Because if the damn Italians slip into Piedmont, you have a guessing game over Mar/Spa.

    Playing France, I don’t think Mar S Par-Bur is inherently aggressive. If I’ve arranged a bounce in Bur and then support myself in, then yes, that’s aggressive. Otherwise, I’m playing Mar S Par-Bur as a defensive move that allows me to cover Mar from Bur while still picking up Spain.

    Mar S Par-Bur, Bre-Mid is the only set of moves that guarantees a build for France in the face of hostile moves by all three of your neighbors. Now, if you think you may face hostile moves from all three of your neighbors, then it’s possible that you did something wrong in the negotiation phase. Or maybe it’s just not your day. Either way, this set of moves gets you a build and a chance to restart negotiations with your neighbors.

  5. Jim O'Kelley

    [quote]Mar S Par-Bur, Bre-Mid is the only set of moves that guarantees a build for France in the face of hostile moves by all three of your neighbors.[/quote]
    Moving Bre-Eng also guarantees a build.

  6. Peter Yeargin

    [quote]Because if the damn Italians slip into Piedmont, you have a guessing game over Mar/Spa.

    Playing France, I don’t think Mar S Par-Bur is inherently aggressive. If I’ve arranged a bounce in Bur and then support myself in, then yes, that’s aggressive. Otherwise, I’m playing Mar S Par-Bur as a defensive move that allows me to cover Mar from Bur while still picking up Spain.

    Mar S Par-Bur, Bre-Mid is the only set of moves that guarantees a build for France in the face of hostile moves by all three of your neighbors. Now, if you think you may face hostile moves from all three of your neighbors, then it’s possible that you did something wrong in the negotiation phase. Or maybe it’s just not your day. Either way, this set of moves gets you a build and a chance to restart negotiations with your neighbors.[/quote]

    I’d have to agree with all of what Jim said above. If the Italians do slip into Piedmont and/or you have an English fleet in the channel to go along with a German army in Bur, it’s definitely not your day.

    Don’t mistake what I said above as a statement against supporting a move into Burgundy. If I’m faced with the feeling, even slightly, that a German army may come into Burgundy, you can bet I’ll be heading there myself with support. However, that’s because I sense an aggressive Germany in my midst and want to cover myself as defensively as possible.

    But again, it’s really all about Diplomacy and perceptions of your neighbors and how they feel about you and whether they feel they can trust you. As everyone knows, the first two years of a Diplomacy game is when the initial alliances are borne out and also where the trust factor and the comfortability of working with your neighbors first comes into play. If I am France and want to establish trust with Germany, there is no chance I move to Burgundy. Me personally as a German player, I will at the least be very nervous to see a French army in Burgundy, with or WITHOUT support. I may understand they were being defensive and wanted to insure I wasn’t coming that direction.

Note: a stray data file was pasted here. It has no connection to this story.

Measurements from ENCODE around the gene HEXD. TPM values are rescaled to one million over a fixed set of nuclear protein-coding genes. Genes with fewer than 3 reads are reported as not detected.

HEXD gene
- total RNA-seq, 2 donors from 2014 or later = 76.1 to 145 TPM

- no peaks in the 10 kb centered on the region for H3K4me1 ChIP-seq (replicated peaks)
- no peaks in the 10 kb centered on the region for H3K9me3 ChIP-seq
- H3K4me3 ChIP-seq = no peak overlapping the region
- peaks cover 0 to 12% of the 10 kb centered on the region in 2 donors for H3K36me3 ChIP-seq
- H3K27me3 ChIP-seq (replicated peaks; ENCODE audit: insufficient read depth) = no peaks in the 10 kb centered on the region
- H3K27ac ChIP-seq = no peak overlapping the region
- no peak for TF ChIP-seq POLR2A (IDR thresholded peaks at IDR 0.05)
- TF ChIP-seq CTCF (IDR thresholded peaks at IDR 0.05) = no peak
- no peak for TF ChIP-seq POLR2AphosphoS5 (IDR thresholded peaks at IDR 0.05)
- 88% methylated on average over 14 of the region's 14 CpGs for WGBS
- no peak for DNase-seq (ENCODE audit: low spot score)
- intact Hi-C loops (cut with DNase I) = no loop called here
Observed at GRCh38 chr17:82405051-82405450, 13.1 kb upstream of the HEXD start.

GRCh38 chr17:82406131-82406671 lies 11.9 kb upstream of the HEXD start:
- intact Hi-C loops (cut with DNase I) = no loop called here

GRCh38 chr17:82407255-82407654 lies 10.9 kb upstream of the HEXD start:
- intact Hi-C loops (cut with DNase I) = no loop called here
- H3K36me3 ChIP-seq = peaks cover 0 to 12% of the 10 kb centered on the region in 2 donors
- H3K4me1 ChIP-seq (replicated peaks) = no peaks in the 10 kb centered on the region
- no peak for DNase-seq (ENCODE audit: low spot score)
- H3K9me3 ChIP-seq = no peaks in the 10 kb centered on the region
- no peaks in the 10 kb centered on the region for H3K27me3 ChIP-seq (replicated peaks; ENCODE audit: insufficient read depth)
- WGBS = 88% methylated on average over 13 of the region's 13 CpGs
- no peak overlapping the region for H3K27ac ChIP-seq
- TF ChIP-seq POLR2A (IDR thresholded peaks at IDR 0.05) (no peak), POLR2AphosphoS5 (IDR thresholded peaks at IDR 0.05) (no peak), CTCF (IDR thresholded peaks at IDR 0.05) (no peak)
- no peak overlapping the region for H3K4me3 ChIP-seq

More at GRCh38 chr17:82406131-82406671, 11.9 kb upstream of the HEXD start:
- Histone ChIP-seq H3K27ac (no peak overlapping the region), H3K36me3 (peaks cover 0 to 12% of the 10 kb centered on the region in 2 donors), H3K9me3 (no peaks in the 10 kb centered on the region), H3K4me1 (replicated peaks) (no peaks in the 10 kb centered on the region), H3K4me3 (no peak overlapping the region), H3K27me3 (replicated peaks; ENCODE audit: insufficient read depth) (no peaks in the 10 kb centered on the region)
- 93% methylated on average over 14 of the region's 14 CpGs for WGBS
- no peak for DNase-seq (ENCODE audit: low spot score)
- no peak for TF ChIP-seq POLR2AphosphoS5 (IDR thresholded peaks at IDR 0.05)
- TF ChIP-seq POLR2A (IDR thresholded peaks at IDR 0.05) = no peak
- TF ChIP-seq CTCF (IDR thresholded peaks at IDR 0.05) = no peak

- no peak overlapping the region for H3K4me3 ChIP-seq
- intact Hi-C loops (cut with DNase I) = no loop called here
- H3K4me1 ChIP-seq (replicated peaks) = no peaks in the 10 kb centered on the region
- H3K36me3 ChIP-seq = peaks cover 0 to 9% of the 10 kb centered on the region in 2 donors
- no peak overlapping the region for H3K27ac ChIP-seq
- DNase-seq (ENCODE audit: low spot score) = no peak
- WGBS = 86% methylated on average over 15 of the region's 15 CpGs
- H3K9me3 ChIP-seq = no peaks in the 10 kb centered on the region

That’s all fair and good, but that move establishes no friendship or trust in me as a German player. Even a Fall move of Bur-Bel doesn’t really do much for me other than allow me to breathe a sigh of relief that he didn’t head for Munich, whether I covered it or not.

    In contrast, a French army in Picardy causes me to not only feel a sense of trust for the French player, but also allows, and MOST importantly, typically inclines me to focus my attentions elsewhere. That elsewhere may still be a coordinated attack on France with English support, but it also may very likely be an attack on England to get the Brits removed from my backside so I can really focus my attentions in a different direction.

    Diplomacy is a very long game with a lot of changes in the tides and momentum throughout, assuming a well played game by a majority on the board. Therefore, you have a lot of time to make changes in strategy, etc. But to me, the name of the game is still to grow large and do it with as little attention as possible, while fostering as much ill will as you possibly can on the opposite side of the board.

    You want a cluster on the other side of the board and you want an ally on your side of the board. I think that’s the best way I can describe my own perceptions of the game. Jim is much better at this than I am. I see him create complete clusters out of harmony on the other side of the board with just a little finagling here and a nudge there. I’m still working on that part of the game. Jim is clearly the master at it from my own experiences and honestly, it’s one of the things that drives me the most crazy about being on a board with him. It’s because I know without a doubt, no matter how well things appear to be going, he is over on the other side of the board, or mine, creating havoc. Obviously, I respect those abilities a lot, but it still doesn’t stop me from hating it!